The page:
At SpaceX, Musk oversees the development of rockets and spacecraft for missions to Earth orbit and ultimately to other planets. In 2008, SpaceX’s Falcon 9 rocket and Dragon spacecraft won the NASA contract to provide cargo transport to space. In 2012, SpaceX became the first commercial company to dock with the International Space Station and return cargo to Earth with the Dragon.
At Tesla, Musk has overseen product development and design from the beginning, including the all-electric Tesla Roadster, Model S and Model X, and the rollout of Supercharger stations to keep the cars juiced up. (Some of the charging stations use solar energy systems from SolarCity, of which Musk is the non-executive chair.) Transitioning to a sustainable energy economy, in which electric vehicles play a pivotal role, has been one of his central interests for almost two decades. He co-founded PayPal and served as the company's chair and CEO.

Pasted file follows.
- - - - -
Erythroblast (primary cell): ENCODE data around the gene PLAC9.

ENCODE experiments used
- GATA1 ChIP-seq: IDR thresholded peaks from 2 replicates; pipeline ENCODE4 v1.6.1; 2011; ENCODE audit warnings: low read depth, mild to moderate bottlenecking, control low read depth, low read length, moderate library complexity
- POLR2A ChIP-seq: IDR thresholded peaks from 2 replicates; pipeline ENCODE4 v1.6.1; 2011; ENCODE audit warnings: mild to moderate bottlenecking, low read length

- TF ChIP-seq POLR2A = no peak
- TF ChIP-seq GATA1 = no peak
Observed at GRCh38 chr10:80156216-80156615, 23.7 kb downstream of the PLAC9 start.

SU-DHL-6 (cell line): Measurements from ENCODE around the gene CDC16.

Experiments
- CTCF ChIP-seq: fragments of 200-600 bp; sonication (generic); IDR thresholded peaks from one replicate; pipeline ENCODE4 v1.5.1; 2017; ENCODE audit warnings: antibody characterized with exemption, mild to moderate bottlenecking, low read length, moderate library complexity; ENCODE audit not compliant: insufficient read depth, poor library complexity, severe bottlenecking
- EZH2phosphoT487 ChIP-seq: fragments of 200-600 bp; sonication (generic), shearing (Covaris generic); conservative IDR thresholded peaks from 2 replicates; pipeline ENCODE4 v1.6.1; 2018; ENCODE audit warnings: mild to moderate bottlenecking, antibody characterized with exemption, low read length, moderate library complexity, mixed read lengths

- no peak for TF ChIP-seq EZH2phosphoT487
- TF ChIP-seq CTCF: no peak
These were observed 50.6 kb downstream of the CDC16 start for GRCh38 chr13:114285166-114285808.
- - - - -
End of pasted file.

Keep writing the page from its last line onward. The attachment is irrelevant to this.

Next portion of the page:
With a swarm of 1,024 robots inspired by the design of ant colonies, Radhika Nagpal and her colleagues at Harvard’s SSR research group have redefined expectations for self-organizing robotic systems. Guided by algorithms, Nagpal’s shockingly simple robots guide themselves into a variety of shapes -- an ability that, brought to scale, might lead to applications like disaster rescue, space exploration and beyond.
In addition to her work with biologically inspired robots, Nagpal helped create ROOT, a simple robot to teach coding to would-be programmers through a simple user interface suitable for students of all ages.
In 2008, as a hedge-fund quant, Cathy O’Neil saw firsthand how really really bad math could lead to financial disaster. Disillusioned, O’Neil became a data scientist and eventually joined Occupy Wall Street’s Alternative Banking Group.